• Accessory insect repellents - Meanwhile, there are also insect repellents that you can actually wear, such as clips, necklaces, and wristbands. These accessories have been infused with natural oils to repel insects. However, they are found to be most effective against mosquitoes. Convenience-wise, these modified repellents are great. But for outdoor pursuits, they might be lacking. They don't have to encompass effects, as they can leave some of your body parts unprotected.

Insect Repellents For Your Campsite

If you want to ensure that your area is bug-free as much as possible, you have to use specialized insect dispersal applications. These amenities are using chemicals that can prevent mosquitoes and other critters from coming in. 

Interestingly, the protection that they can give is limitless, as long as they have enough fuel or content. You can use these devices if you don't want to apply your skin with anti-insect lotions and oils. At the same time, they are a great use if you have no plans to leave your campsite throughout the duration of the trip.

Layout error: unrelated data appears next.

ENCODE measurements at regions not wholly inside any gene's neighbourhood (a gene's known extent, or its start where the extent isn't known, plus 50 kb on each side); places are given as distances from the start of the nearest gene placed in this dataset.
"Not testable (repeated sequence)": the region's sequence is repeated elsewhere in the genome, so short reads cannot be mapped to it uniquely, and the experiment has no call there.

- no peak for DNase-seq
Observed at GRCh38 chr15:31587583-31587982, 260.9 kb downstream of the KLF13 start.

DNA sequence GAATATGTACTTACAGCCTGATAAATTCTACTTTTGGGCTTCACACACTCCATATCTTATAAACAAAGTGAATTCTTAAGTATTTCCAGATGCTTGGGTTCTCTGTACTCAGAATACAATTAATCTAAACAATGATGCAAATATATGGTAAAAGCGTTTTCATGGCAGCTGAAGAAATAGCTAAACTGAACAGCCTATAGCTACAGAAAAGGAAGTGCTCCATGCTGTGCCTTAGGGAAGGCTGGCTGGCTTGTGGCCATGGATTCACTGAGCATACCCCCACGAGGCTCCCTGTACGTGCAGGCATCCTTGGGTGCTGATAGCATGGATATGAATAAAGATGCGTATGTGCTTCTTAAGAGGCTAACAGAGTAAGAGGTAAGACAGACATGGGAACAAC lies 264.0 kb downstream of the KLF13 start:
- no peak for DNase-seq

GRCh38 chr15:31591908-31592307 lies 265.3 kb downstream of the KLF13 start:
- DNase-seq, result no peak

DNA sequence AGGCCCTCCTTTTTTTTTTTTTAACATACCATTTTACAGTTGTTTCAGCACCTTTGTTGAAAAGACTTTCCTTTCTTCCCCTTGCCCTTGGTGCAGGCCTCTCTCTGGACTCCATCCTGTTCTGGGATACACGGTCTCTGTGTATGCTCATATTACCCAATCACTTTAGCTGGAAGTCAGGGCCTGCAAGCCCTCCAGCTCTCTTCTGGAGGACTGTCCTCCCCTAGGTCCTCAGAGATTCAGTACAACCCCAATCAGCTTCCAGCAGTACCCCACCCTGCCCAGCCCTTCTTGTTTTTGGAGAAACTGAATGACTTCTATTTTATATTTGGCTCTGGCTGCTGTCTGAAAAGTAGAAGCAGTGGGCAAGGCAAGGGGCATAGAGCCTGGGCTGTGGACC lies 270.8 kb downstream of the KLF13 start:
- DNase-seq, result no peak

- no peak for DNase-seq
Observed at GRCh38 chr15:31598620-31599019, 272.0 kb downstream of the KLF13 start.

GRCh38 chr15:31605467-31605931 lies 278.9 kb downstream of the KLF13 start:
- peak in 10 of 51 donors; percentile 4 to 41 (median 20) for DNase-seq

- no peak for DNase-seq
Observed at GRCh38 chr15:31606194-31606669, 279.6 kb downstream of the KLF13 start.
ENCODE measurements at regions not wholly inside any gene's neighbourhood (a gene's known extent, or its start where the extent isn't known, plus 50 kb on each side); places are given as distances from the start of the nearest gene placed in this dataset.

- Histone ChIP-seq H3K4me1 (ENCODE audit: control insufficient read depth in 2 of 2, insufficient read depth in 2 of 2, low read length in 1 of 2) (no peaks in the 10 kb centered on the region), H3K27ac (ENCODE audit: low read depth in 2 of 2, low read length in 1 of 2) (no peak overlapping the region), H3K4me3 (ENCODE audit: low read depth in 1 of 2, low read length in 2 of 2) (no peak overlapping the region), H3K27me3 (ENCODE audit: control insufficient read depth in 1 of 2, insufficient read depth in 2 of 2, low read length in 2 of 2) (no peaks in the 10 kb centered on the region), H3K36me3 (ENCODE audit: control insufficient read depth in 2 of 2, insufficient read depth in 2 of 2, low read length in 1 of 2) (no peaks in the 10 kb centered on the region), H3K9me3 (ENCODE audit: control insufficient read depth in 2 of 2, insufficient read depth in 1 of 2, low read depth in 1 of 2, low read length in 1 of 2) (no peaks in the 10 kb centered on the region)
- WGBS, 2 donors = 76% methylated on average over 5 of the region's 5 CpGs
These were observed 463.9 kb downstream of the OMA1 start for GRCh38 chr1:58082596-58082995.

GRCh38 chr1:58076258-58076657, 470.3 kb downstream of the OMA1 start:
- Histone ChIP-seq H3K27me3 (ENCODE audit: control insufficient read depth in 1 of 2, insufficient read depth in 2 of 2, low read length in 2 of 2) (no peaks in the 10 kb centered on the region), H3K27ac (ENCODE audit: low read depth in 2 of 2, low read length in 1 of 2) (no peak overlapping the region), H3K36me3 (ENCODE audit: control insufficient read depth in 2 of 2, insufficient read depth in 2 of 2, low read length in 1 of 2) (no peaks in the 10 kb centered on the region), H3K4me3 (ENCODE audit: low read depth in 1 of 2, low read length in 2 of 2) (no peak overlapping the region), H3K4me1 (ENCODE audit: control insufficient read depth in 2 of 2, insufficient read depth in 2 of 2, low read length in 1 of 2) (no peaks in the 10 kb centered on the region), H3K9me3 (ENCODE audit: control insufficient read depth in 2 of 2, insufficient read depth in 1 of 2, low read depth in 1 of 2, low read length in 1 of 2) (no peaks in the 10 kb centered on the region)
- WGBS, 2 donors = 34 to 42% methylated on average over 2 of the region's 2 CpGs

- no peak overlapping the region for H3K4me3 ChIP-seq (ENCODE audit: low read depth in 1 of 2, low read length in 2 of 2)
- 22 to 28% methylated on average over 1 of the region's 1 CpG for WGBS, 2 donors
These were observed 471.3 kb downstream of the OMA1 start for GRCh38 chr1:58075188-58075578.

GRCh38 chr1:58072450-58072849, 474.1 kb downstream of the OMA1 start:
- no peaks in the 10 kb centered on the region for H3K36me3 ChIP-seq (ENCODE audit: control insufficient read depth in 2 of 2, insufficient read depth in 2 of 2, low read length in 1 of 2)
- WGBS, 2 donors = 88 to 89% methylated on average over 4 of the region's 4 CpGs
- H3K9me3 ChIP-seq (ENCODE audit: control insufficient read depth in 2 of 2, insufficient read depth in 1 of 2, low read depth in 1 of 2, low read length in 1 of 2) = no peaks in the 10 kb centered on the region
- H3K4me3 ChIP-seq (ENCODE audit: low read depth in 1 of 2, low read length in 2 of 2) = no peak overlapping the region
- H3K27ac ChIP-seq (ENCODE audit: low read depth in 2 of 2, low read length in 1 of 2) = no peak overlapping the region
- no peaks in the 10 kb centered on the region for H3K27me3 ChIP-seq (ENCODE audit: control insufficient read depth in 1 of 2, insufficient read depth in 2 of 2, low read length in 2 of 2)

However, they do come with vulnerabilities, too. For instance, they only work mostly against mosquitoes. Moreover, if the area is windy, then the chemicals they release will be dispersed. 

There are two primary ingredients used for these devices: allethrin and citronella. Allethrin is a chemical that has been derived from synthesizing chrysanthemum plants. They are sprayed in the air via rechargeable batteries or butane fuel. As long as the device is operating, your area is free from mosquitoes. Meanwhile, citronella is often used in citronella candles. They release airborne repellents that scatter in the air. But at the same time, they aren't as effective as those sprays.

In Summary

Insects are natural inhabitants of the wilderness. During your outdoor trip, you need to expect them. Some of these critters are harmless, while others are annoying and can potentially cause diseases and food spoilage. Hence, it is important that you protect yourself and your campsite from these little intruders. 

That's it for now. If you have other inquiries, feel free to ask me in the comment section below.